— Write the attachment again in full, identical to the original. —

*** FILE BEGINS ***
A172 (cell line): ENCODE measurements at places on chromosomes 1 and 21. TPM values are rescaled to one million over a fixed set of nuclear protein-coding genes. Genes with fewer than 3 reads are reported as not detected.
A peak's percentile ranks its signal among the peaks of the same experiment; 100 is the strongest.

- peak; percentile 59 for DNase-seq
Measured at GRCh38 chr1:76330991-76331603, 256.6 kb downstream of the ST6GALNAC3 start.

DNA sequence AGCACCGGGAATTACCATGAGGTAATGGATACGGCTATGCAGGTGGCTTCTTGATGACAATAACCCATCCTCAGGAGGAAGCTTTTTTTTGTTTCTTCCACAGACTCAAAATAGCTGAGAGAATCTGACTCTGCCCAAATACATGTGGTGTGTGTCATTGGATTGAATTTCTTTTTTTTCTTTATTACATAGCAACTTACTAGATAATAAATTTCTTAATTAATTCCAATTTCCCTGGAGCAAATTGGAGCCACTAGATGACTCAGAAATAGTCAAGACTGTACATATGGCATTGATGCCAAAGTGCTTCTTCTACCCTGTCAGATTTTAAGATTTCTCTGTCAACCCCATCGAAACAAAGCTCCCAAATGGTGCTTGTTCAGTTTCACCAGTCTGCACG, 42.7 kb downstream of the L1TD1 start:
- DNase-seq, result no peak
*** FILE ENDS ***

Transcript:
A172 (cell line): ENCODE measurements at places on chromosomes 1 and 21. TPM values are rescaled to one million over a fixed set of nuclear protein-coding genes. Genes with fewer than 3 reads are reported as not detected.
A peak's percentile ranks its signal among the peaks of the same experiment; 100 is the strongest.

- peak; percentile 59 for DNase-seq
Measured at GRCh38 chr1:76330991-76331603, 256.6 kb downstream of the ST6GALNAC3 start.

DNA sequence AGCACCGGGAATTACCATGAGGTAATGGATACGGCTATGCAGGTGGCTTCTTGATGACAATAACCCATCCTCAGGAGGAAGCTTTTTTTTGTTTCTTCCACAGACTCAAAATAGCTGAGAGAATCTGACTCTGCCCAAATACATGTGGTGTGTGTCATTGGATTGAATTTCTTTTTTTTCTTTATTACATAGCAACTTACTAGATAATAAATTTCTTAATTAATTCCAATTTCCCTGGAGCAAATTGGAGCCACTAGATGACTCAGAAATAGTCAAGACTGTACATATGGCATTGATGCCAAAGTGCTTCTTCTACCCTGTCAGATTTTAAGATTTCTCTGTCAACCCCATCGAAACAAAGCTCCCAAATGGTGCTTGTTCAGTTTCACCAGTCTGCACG, 42.7 kb downstream of the L1TD1 start:
- DNase-seq, result no peak